ReplyDelete
    Replies
    1. Your comment is an excellent summary of my key point: the decision for some form of education and training after high school should be an individual one. Just because those in your social class are "expected" to go to Harvard (or Syracuse!) is not a valid reason.

      Delete
  4. My parents sacrificed to send the six of us to the colleges (within financial reason) of our choice. It's particularly amazing, as given my father was a professor in our state college system, we all had tuition waiver at any college within that system, but we were still allowed to go to the school of our choosing. They said they had x amount to spend each month, so if we got a financial aid package which fell within that cap, off we went!
    My four years at college were some of the best years in my life. I learned so much. When I graduated, I started at what seemed like an entry level position in a major financial institution, (little to do with my major, by the way) but was the same level as some women who had been with the company over three decades. Why? Because the Senior Vice President of our division wanted only college graduates in his department. He said a college degree proved we could think, meaning training us should be no problem.
    I believe people get frightened by the cost of private, liberal arts schools, not realizing that these schools have grant money they can give to students, unlike the public colleges. When I graduated, I had $5,000 GSL, which at the time seemed like a lot, but at $50/month, low interest, it was manageable. That was about average for my age group with four-year degrees. (I finally got sick of paying it, and finished it with one lump sum about 2 years in.)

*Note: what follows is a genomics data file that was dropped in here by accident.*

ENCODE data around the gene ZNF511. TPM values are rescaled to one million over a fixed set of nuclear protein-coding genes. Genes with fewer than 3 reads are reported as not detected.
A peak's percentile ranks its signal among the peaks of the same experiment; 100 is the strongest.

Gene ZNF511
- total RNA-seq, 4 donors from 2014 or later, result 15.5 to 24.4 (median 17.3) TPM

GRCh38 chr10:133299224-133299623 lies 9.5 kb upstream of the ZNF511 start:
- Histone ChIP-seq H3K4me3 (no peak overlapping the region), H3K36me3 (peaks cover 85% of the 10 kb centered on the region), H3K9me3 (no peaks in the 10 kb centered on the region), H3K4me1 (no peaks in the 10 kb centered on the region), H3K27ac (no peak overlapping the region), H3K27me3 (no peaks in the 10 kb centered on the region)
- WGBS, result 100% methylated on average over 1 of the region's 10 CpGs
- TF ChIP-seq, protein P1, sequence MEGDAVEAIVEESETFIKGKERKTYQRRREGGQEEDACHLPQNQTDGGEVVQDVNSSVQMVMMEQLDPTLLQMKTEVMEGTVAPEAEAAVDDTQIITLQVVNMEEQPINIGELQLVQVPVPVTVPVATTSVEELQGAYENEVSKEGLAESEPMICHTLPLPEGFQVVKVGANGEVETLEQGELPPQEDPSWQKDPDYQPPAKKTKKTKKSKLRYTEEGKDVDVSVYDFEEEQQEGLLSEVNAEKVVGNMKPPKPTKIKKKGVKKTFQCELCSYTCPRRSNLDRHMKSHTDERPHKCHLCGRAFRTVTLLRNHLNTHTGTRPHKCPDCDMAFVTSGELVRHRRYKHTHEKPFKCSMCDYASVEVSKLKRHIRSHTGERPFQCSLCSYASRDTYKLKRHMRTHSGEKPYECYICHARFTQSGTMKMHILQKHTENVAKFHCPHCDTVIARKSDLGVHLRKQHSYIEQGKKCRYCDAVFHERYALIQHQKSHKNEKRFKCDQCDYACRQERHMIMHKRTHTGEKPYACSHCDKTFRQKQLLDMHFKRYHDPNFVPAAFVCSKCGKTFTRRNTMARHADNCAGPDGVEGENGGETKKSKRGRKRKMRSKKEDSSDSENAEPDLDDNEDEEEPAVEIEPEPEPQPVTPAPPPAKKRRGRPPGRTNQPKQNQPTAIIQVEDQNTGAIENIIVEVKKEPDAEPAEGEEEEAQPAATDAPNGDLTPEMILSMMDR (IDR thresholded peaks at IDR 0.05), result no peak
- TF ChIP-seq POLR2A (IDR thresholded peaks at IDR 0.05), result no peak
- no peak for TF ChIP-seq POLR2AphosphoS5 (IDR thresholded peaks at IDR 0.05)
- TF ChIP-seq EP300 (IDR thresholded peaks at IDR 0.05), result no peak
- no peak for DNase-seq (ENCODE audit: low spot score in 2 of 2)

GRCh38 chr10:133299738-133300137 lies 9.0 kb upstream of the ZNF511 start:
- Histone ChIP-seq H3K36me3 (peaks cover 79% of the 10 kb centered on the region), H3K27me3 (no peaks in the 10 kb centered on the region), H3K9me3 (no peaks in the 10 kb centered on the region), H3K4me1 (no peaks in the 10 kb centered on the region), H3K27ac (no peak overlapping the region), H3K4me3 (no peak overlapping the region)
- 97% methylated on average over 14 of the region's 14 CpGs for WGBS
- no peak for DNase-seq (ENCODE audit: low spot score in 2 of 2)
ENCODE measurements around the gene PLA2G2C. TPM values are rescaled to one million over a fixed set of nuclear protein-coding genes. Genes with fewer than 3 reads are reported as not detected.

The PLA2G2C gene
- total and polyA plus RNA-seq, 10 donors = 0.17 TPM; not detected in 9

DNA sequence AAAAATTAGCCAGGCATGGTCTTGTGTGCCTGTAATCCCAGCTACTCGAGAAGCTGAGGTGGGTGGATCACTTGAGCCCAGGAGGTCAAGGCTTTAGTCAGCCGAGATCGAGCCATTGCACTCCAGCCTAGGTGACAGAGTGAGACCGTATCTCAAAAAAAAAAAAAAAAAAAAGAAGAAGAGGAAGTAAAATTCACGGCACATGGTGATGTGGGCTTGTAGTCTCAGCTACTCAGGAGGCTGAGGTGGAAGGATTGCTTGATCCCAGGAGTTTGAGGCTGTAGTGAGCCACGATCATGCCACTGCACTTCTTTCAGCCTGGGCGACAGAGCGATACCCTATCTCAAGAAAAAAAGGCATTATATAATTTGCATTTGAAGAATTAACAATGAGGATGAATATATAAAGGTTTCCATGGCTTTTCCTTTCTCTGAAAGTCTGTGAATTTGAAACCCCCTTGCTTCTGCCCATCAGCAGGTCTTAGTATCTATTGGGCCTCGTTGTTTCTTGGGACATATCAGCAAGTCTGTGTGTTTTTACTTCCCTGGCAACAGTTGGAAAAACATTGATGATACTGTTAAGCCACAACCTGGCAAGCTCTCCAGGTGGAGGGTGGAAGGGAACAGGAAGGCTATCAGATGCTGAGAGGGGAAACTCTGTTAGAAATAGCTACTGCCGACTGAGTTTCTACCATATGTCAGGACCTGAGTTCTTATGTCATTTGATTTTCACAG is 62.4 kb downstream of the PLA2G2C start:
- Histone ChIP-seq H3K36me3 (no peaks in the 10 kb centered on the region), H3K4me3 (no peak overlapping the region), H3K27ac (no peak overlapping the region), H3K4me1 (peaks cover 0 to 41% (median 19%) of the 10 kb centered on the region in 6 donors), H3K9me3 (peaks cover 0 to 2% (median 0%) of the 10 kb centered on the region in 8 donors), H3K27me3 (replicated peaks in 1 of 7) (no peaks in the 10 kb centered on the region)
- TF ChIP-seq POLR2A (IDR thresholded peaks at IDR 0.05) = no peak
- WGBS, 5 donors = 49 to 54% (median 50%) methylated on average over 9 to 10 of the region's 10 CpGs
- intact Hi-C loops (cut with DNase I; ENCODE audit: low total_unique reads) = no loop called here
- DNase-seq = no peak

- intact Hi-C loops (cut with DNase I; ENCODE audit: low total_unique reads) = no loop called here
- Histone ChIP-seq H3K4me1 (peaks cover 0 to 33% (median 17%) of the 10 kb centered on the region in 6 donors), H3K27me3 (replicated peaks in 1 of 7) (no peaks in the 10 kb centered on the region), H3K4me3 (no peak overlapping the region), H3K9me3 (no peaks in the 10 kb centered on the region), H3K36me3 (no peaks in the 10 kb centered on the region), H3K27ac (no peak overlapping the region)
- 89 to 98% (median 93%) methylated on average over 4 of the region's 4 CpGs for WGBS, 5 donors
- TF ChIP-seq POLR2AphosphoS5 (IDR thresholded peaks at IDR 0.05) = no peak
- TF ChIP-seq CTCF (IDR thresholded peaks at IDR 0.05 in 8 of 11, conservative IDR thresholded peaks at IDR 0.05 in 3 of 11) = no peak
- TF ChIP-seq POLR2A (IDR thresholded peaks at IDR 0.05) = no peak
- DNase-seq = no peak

I think the huge debt we see is for people with advanced degrees--not just four-year degrees--which means they also have a high income potential. Case in point, my classmate who went on to med. school, had over $100k in loans, but that was cleared quickly after starting his practice. Other than that, you understand that being a PhD. student at most schools is a paid position? Oh, it doesn't pay much, but you get a stipend. I recall very lean years when my father was working on his PhD. (Earned it shortly before I entered kindergarten.) My siblings who earned PhD's had similar situations--they found schools with programs which gave them fellowships or assistantships. Any loans they took were not for education, but because they weren't willing to live as leanly as my parents did back in the day! In other words, if you are tens of thousands of dollars in debt for your four-year degree, then you went to the wrong four-year school. Sure, I may have wanted to go to a certain school in Boston, but their financial aid package was non-existent. I could have taken private loans, but that would have been stupid. Very stupid. There were other schools, better schools, in fact, which were not cost prohibitive.
    Finally, and perhaps more importantly, yes, a college education is worth it, yes, even if you major in, say, Medieval Music. You see, the purpose of a college education is to get an education, NOT to learn a social function. The education in and of itself will help enhance your life in ways that I don't think you can explain to people who don't have/value higher education. An education isn't something that you get simply to use as currency to exchange for a job.

    ReplyDelete
    Replies
    1. An excellent overview, Meg. Thank you. No, I wasn't aware that PhD students are being paid something for their work, but that makes sense, since they handle some of the teaching load.

      I couldn't agree more with your comment that an education isn't something that necessarily translates directly into a job, though it does if you're on a path towards a trade career. An education should teach you to think, form your own world view, learn to manage your time and yourself, and give you confidence.